“Soy it isn’t so:” Why you needn’t fear this healthy protein source

Few, if any, foods have been linked to more health benefits than soy. Yet they have often been a source of concern for couples that are trying to get pregnant or even some women that are currently pregnant. Ironically, the reasons for concern were based upon theories that have been essentially disproven. Here’s what we know.

Soybeans are essentially the only food that contains significant amounts of estrogen-like compounds called isoflavones.  One gram of soy protein contains about 3.5 mg of isoflavones or about 4% by weight. The average serving size among Japanese adults is 10 g per day which is about a ½ cup. The isoflavones—named genistein and daidzein—are referred to “estrogen-like” because they can act as estrogens at some biological sites and have little or no activity at others. Although it is these estrogen-like properties that are believed to convey heart healthy and cancer fighting properties to them; it is these same effects have fueled the fear that soy can reduce male fertility or trigger a hormone imbalance in pregnant women.

The myth that isoflavones can cause infertility can be traced back to the 1950’s and 1960’s when Australian farmers noted that sheep that ate a diet rich in red clover had developed fertility problems. Subsequent studies on rodents only created more confusing data in that it was inconsistent. Although extreme case reports from individual patients—like the 60 year old man [G1] that drank 3 quarts of soy milk per day for 3 months—have fueled concerns; the actual studies on people have been very reassuring.

Men are considered more susceptible to estrogen imbalance so much of the fertility related research has focused on them. Recently, a large review [G2] was published as a summary and conclusion of the 47 clinical studies that have been performed. They found that neither soy foods nor soy containing supplements had any influence on male hormones or reproductive function. This was after another large clinical review [G3] also had reassuring findings. A more recent study  [G4] deliberately compared the semen analysis for men at baseline and then on either a soy protein supplement or a milk protein supplement. Again there no apparent negative effect. So we can now conclusively say that soy does not contribute to male infertility.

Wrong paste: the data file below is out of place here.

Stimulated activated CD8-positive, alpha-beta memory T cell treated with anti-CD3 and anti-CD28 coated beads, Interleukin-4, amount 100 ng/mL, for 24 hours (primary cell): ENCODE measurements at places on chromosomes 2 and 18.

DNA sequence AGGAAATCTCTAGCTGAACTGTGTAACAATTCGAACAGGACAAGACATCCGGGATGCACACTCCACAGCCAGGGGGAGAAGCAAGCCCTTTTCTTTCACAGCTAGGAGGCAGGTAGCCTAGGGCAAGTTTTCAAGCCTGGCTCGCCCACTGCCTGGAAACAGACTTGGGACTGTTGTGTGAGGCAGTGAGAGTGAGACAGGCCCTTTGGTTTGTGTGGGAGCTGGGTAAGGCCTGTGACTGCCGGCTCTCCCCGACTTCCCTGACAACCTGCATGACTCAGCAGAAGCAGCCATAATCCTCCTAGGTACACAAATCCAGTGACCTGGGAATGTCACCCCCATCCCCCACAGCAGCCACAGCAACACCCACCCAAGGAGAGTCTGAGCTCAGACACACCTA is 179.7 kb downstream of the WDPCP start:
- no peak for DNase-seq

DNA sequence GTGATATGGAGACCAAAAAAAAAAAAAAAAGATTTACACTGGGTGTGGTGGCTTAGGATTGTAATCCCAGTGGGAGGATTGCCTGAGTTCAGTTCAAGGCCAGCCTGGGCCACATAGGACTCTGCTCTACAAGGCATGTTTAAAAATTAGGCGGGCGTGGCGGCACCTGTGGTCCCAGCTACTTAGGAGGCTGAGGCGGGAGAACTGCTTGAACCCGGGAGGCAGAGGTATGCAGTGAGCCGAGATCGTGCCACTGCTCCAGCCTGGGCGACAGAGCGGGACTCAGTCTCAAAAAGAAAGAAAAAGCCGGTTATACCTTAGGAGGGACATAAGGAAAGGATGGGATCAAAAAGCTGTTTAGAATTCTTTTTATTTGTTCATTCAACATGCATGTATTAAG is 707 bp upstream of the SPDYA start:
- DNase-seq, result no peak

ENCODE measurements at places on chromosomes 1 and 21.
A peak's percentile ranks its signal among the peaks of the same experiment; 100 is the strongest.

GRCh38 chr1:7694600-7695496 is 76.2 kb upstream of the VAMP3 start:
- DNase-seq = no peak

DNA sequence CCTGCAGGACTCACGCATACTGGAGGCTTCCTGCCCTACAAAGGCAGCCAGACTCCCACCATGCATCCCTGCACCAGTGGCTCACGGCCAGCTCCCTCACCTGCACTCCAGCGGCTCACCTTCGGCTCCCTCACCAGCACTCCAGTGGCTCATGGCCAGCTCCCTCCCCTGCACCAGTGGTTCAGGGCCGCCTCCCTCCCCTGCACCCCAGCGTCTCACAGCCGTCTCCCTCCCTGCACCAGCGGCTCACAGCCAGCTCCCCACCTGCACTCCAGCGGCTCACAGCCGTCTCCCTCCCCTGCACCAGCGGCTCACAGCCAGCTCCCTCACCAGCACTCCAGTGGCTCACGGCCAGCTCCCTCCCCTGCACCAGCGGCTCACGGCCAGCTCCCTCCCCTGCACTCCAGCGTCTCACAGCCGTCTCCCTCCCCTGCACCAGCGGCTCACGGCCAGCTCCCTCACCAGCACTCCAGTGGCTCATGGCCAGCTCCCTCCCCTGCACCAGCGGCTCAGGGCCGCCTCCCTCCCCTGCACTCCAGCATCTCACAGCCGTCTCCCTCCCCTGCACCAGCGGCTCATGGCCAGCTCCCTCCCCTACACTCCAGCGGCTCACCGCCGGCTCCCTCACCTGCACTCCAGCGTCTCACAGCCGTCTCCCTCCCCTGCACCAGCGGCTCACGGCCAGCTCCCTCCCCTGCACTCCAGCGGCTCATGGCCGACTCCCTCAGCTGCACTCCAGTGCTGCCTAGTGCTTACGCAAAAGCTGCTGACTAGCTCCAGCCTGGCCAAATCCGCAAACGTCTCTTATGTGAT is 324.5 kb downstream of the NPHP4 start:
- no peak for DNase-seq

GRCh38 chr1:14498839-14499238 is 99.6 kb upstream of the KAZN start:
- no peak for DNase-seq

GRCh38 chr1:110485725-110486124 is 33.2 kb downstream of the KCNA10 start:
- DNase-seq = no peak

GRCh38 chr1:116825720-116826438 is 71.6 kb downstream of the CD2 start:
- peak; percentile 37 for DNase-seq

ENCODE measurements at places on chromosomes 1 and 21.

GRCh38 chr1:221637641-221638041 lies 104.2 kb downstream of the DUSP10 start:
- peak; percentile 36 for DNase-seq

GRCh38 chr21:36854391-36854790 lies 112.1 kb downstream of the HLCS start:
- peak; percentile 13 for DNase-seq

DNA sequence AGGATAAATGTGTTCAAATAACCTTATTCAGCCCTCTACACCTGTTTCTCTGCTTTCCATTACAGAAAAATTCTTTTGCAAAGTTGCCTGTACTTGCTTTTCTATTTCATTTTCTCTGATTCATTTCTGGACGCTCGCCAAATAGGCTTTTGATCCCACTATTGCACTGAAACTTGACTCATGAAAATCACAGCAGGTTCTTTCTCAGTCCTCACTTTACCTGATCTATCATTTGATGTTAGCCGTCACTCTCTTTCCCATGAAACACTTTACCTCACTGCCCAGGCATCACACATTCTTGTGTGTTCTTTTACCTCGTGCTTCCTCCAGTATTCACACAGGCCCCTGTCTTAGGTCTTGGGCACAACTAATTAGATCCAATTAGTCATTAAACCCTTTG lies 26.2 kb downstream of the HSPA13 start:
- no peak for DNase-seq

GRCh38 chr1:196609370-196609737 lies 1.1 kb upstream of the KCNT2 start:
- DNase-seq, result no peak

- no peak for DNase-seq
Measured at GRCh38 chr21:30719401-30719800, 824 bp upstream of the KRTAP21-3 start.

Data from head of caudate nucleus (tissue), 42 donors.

When it comes to women’s fertility and health, the data is even more reassuring. One study compared a protein boost of either a soy supplement or a meat supplement in 20 to 30 year old women. They found that the soy supplement actually improved the balance between the key reproductive hormones FSH and LH suggesting that it may actually improve fertility. By contrast, the meat supplement found a worsening of this key ratio tilting the ratio closer to that associated with PCOS.

In summary, soy beans are a very healthy source of dietary protein that may also have other benefits beyond the nutrients that they provide. At the very least, it is time that we put to rest the unwarranted concerns raised by outdated ideas.

8 thoughts on ““Soy it isn’t so:” Why you needn’t fear this healthy protein source

  1. Personally, I am a little concerned about the inhibition of thyroid peroxidase-catalyzed reactions which are essential to thyroid hormone synthesis and caused by genistein and daidzein, the isoflavone components in soy protein.

    Obviously moderation in consumption is key, as is finding a source of soy which is not genetically modified and hasn’t been overly contaminated with organophosphates.